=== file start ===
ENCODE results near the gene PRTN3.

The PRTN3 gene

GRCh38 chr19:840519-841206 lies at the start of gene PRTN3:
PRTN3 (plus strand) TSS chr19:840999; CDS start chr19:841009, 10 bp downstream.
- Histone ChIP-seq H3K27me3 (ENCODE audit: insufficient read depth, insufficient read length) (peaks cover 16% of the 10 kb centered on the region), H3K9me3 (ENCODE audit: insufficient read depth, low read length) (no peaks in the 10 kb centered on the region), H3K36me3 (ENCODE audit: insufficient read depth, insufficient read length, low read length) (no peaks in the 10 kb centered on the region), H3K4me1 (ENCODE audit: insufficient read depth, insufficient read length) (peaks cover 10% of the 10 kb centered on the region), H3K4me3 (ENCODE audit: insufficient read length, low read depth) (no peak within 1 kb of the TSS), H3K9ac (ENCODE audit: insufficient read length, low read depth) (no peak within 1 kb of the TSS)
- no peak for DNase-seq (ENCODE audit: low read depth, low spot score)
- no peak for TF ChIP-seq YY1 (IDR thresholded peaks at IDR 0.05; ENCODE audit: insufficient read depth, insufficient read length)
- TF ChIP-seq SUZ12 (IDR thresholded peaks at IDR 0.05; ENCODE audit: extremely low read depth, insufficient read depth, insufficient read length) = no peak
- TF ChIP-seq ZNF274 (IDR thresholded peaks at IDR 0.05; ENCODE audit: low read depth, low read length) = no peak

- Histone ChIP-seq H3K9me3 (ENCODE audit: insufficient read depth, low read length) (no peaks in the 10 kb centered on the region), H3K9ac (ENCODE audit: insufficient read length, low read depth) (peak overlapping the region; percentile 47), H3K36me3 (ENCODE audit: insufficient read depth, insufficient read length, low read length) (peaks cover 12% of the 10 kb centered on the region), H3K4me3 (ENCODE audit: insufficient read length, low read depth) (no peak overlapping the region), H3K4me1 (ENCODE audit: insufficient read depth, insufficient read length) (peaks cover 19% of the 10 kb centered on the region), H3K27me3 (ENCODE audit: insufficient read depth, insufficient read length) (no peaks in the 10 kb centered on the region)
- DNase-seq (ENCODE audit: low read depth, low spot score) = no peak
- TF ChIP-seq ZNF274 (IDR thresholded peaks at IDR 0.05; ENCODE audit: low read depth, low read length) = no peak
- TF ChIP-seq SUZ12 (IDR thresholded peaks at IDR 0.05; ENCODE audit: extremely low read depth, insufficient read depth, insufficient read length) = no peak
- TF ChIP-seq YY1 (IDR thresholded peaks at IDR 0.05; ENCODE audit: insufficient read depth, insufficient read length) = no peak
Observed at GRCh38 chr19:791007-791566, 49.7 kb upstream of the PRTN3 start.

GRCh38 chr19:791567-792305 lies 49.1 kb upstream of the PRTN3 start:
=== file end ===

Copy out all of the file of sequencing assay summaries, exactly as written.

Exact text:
ENCODE results near the gene PRTN3.

The PRTN3 gene

GRCh38 chr19:840519-841206 lies at the start of gene PRTN3:
PRTN3 (plus strand) TSS chr19:840999; CDS start chr19:841009, 10 bp downstream.
- Histone ChIP-seq H3K27me3 (ENCODE audit: insufficient read depth, insufficient read length) (peaks cover 16% of the 10 kb centered on the region), H3K9me3 (ENCODE audit: insufficient read depth, low read length) (no peaks in the 10 kb centered on the region), H3K36me3 (ENCODE audit: insufficient read depth, insufficient read length, low read length) (no peaks in the 10 kb centered on the region), H3K4me1 (ENCODE audit: insufficient read depth, insufficient read length) (peaks cover 10% of the 10 kb centered on the region), H3K4me3 (ENCODE audit: insufficient read length, low read depth) (no peak within 1 kb of the TSS), H3K9ac (ENCODE audit: insufficient read length, low read depth) (no peak within 1 kb of the TSS)
- no peak for DNase-seq (ENCODE audit: low read depth, low spot score)
- no peak for TF ChIP-seq YY1 (IDR thresholded peaks at IDR 0.05; ENCODE audit: insufficient read depth, insufficient read length)
- TF ChIP-seq SUZ12 (IDR thresholded peaks at IDR 0.05; ENCODE audit: extremely low read depth, insufficient read depth, insufficient read length) = no peak
- TF ChIP-seq ZNF274 (IDR thresholded peaks at IDR 0.05; ENCODE audit: low read depth, low read length) = no peak

- Histone ChIP-seq H3K9me3 (ENCODE audit: insufficient read depth, low read length) (no peaks in the 10 kb centered on the region), H3K9ac (ENCODE audit: insufficient read length, low read depth) (peak overlapping the region; percentile 47), H3K36me3 (ENCODE audit: insufficient read depth, insufficient read length, low read length) (peaks cover 12% of the 10 kb centered on the region), H3K4me3 (ENCODE audit: insufficient read length, low read depth) (no peak overlapping the region), H3K4me1 (ENCODE audit: insufficient read depth, insufficient read length) (peaks cover 19% of the 10 kb centered on the region), H3K27me3 (ENCODE audit: insufficient read depth, insufficient read length) (no peaks in the 10 kb centered on the region)
- DNase-seq (ENCODE audit: low read depth, low spot score) = no peak
- TF ChIP-seq ZNF274 (IDR thresholded peaks at IDR 0.05; ENCODE audit: low read depth, low read length) = no peak
- TF ChIP-seq SUZ12 (IDR thresholded peaks at IDR 0.05; ENCODE audit: extremely low read depth, insufficient read depth, insufficient read length) = no peak
- TF ChIP-seq YY1 (IDR thresholded peaks at IDR 0.05; ENCODE audit: insufficient read depth, insufficient read length) = no peak
Observed at GRCh38 chr19:791007-791566, 49.7 kb upstream of the PRTN3 start.

GRCh38 chr19:791567-792305 lies 49.1 kb upstream of the PRTN3 start: